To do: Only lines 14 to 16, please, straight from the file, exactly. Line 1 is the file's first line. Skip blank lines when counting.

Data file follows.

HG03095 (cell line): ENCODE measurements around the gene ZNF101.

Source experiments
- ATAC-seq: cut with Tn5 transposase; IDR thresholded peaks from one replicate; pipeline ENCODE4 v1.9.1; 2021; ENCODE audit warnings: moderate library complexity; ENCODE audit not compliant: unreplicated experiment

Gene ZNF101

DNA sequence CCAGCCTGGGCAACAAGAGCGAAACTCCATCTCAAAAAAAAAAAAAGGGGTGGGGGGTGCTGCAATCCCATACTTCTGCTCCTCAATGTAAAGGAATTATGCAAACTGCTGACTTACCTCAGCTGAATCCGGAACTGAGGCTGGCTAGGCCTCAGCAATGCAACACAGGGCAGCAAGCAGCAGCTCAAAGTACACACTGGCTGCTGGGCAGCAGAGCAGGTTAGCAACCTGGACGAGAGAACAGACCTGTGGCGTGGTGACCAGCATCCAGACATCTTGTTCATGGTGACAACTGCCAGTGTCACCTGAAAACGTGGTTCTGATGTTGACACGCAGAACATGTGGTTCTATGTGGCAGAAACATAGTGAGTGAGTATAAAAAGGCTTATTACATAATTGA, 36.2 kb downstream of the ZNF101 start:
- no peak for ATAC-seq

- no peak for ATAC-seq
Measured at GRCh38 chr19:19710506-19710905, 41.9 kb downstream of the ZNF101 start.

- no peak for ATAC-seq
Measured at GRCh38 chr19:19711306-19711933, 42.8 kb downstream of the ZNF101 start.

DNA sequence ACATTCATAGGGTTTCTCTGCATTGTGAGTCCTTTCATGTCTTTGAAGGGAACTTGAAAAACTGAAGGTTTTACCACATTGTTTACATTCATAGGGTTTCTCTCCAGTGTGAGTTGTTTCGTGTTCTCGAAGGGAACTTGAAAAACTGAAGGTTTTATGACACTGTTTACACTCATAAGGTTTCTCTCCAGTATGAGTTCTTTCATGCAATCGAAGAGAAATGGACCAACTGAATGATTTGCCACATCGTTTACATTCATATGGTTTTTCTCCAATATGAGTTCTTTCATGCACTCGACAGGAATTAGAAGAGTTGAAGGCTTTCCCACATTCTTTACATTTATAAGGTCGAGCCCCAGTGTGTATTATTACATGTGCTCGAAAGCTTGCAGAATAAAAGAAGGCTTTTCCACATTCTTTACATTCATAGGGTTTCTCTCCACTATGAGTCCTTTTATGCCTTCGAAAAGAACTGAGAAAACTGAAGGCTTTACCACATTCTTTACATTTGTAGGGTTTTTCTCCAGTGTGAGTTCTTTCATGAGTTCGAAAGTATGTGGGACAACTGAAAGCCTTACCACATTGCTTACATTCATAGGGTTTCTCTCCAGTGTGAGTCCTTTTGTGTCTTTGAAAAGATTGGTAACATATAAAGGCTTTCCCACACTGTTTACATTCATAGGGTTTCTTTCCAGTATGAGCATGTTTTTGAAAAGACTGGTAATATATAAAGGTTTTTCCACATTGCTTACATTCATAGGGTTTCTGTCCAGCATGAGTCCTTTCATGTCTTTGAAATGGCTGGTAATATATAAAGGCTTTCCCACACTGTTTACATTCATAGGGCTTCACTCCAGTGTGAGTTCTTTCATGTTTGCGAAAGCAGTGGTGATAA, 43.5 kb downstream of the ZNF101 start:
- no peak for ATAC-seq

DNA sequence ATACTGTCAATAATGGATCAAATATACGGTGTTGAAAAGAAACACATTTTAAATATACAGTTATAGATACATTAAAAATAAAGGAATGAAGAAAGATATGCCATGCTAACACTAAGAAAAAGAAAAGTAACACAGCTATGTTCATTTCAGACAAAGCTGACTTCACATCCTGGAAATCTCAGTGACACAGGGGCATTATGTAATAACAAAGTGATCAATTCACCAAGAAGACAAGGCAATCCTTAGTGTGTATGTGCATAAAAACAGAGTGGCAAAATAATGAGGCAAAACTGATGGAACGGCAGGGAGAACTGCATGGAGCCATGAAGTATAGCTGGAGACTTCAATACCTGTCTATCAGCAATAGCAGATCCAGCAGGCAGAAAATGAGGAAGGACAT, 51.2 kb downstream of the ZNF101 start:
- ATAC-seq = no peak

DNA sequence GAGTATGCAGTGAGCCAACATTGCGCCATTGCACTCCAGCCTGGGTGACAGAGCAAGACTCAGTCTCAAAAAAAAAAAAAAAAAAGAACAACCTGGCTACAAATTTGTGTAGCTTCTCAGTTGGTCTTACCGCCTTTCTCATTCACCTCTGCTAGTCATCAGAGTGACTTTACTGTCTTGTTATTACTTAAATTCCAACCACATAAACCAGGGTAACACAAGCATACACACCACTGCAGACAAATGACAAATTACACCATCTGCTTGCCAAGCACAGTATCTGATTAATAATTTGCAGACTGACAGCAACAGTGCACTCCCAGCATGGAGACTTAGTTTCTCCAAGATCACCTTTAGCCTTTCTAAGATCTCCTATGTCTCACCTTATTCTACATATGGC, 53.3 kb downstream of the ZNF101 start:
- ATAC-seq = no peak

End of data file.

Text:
- ATAC-seq = no peak

DNA sequence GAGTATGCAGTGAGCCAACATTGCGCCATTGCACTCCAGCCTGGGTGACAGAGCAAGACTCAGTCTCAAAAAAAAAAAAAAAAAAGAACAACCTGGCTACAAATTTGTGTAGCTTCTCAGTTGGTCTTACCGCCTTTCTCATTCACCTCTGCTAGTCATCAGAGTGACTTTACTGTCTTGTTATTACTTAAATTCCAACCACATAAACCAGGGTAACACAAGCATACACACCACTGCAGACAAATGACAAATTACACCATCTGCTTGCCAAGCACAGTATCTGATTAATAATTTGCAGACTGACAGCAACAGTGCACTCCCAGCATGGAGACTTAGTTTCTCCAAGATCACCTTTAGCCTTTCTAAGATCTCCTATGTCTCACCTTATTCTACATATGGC, 53.3 kb downstream of the ZNF101 start:
- ATAC-seq = no peak